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Common Names in English:
gray greenlet, gray vireo, Grey Vireo
Common Names in French:
Common Names in German:
Common Names in Japanese:
Common Names in Spanish:
About 5.5-6 inches long, with a wingspan of 8.75 to 8.75 inches. Adults weigh about 0.5 ounces .
Gray Vireos are found in hot, arid
regions, most often associated
with juniper trees
), piñon pine (Pinus
edulis), or oak (Quercus spp.). Piñon-juniper savannahs
and woodlands often have high bird diversities, upwards of 150 species
over a calendar year; these systems
sufficient structural diversity
to provide a large number of opportunities for perching
and singing for many bird species like the Gray Vireo (Belsky 1996,
Buckman and Wolters 1987, Gashwiler 1977, Paulin et al.
species is also found in oak scrub
of the species was higher at lower elevations
on the Colorado Plateau
(Schlossberg 2006). Likewise, in southeastern
New Mexico, the Gray Vireo was found in only a narrow elevation range,
with trees above the range
potentially too dense, and trees below
potentially too sparse (Hawks Aloft 2006).
Wintering . In southwestern Arizona and northwestern Sonora, Mexico, the Gray Vireo is directly associated with the elephant tree (Busera microphylla), often in rocky canyons (Bates 1992a, Barlow et al. 1999). Associated vegetation includes various cacti (Pachycereus spp., Lophocereus spp.), ironwood (Olneya tesota), jojoba (Simmondsia chiensis), and cholla (Opuntia spp.; Bates 1992a). In a separate population in the Big Bend National Park in Texas, winter habitat is desert scrub, such as creosote (Larrea spp.), ocotillo (Fouquieria spp.), and yucca (Yucca spp.). The Gray Vireo appears not to winter in New Mexico. (Ref. 109950)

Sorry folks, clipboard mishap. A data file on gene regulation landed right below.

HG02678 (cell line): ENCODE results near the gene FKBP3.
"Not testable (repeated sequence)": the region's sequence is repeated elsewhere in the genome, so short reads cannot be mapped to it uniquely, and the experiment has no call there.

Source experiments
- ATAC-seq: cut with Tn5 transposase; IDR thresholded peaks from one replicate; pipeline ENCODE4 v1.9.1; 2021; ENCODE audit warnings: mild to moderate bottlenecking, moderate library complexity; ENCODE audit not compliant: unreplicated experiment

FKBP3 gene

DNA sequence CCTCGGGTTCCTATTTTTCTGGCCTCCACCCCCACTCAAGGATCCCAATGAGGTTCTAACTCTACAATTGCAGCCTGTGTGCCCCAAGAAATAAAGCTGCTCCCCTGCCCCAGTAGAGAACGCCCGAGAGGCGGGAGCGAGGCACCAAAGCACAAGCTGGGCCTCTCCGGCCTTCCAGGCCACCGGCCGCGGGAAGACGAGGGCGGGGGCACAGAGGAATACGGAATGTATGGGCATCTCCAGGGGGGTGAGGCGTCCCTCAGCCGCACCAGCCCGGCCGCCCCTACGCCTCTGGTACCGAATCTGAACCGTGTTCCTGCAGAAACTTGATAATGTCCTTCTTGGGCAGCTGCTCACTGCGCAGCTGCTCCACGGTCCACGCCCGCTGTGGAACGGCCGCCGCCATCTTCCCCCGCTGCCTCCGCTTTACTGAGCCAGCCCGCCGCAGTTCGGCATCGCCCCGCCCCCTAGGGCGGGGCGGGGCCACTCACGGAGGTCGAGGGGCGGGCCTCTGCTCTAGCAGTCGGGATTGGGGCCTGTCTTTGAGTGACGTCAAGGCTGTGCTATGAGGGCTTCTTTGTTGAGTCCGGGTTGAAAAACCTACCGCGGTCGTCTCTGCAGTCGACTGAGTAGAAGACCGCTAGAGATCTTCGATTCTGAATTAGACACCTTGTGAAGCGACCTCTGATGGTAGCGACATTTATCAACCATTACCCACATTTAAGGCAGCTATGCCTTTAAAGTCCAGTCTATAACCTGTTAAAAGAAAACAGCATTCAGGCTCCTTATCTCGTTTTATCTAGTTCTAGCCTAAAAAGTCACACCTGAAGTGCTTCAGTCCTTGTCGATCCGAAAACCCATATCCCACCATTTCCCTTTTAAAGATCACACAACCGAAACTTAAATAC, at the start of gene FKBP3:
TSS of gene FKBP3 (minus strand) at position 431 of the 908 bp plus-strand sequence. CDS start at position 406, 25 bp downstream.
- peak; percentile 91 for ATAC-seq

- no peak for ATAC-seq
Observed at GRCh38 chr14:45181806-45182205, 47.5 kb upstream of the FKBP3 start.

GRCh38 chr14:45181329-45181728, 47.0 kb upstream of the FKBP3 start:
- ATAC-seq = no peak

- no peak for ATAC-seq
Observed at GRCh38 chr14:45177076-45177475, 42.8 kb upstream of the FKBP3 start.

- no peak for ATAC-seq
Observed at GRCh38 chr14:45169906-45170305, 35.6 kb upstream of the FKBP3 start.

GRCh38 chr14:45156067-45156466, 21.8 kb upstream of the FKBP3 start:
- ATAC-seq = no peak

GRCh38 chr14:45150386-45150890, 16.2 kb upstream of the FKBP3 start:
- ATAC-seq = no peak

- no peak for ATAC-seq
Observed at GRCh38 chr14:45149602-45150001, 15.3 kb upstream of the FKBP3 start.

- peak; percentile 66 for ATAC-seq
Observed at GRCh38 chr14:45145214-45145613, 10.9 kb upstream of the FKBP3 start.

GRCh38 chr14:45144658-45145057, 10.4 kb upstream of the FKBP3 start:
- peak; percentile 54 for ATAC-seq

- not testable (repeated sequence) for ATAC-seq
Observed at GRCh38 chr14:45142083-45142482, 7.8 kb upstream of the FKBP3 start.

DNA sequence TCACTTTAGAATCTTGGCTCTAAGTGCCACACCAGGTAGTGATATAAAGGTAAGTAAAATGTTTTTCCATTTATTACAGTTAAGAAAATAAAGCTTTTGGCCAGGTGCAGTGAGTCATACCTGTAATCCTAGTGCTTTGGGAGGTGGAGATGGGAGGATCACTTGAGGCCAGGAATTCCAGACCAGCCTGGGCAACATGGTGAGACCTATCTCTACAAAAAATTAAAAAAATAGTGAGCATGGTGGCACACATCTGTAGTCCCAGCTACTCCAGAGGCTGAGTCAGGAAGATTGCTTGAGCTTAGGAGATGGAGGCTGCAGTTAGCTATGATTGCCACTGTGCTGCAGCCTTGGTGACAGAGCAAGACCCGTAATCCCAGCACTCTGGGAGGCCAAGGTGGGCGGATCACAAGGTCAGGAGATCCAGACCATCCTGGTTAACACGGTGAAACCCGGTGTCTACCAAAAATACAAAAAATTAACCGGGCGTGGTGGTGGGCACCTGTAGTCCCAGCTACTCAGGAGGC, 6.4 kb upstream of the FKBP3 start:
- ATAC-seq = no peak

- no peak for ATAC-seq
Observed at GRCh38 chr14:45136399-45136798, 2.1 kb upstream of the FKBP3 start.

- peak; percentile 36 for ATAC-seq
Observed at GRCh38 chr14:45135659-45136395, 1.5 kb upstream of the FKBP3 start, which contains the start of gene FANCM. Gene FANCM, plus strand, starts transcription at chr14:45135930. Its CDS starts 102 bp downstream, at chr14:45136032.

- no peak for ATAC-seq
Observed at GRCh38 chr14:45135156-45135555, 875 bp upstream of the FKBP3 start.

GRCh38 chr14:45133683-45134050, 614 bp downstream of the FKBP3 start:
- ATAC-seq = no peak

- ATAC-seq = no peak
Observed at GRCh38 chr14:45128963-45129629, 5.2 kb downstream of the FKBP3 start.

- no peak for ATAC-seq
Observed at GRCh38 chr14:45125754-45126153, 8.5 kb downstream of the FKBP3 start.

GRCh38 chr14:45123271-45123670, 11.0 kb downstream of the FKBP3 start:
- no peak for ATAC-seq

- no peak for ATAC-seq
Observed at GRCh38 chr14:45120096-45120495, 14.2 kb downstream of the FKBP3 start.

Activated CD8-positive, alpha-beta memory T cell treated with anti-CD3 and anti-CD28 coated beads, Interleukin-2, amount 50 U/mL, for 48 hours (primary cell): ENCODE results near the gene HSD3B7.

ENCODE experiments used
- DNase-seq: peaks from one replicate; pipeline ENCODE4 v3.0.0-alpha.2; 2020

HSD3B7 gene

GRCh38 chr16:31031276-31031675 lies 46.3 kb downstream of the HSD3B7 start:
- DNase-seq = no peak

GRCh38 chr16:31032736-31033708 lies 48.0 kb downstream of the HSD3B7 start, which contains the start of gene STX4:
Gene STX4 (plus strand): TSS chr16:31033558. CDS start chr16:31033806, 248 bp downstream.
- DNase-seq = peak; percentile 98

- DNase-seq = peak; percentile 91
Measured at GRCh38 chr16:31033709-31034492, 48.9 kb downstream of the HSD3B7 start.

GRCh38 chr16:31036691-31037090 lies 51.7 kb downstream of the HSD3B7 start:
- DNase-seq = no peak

Habitat Trends: The Gray Vireo is associated mostly with juniper, piñon-juniper, and, in southeastern New Mexico, oak, along foothills and bajadas (see Section 2.1.4, Required Habitats). Based upon old photographs, age-structure analyses, and observations, the distribution of piñon pine and particularly juniper have expanded across the southwest with potentially an increase in tree density as well (Barbour and Billings 1988, Springfield 1976, Tausch et al. 1981)3. Piñon-juniper was mostly absent from the Great Basin and southwestern United States up until 10,000 years before present (BP; Tausch 1999). Since 150 years BP, current theory holds that overlyintensive grazing removed native herbaceous vegetation that crowded out woody seedlings and thus fine fuels for fire ignition and transmission, allowing piñon-juniper to invade; further, reductions in fire frequency and intensity that tended to control the woodland may have led to piñon-juniper exanding from poor soil types or rocky areas where herbaceous vegetation was sparse, to upslope and into savannahs (Belsky 1996, Ellison 1960, Burkhardt and Tisdale 1976, but see Romme et al. 2003)4. Invasive juniper has also been implicated in soil erosion or desertification in certain areas (Davenport et al. 1998, Miller et al. 2000). However, piñon-juniper has been a long-standing component in many areas, perhaps including regions favored by the Gray Vireo, such as foothills and bajadas (Belsky 1996, Betancourt 1987, Davis 1987, West and Van Pelt 1987).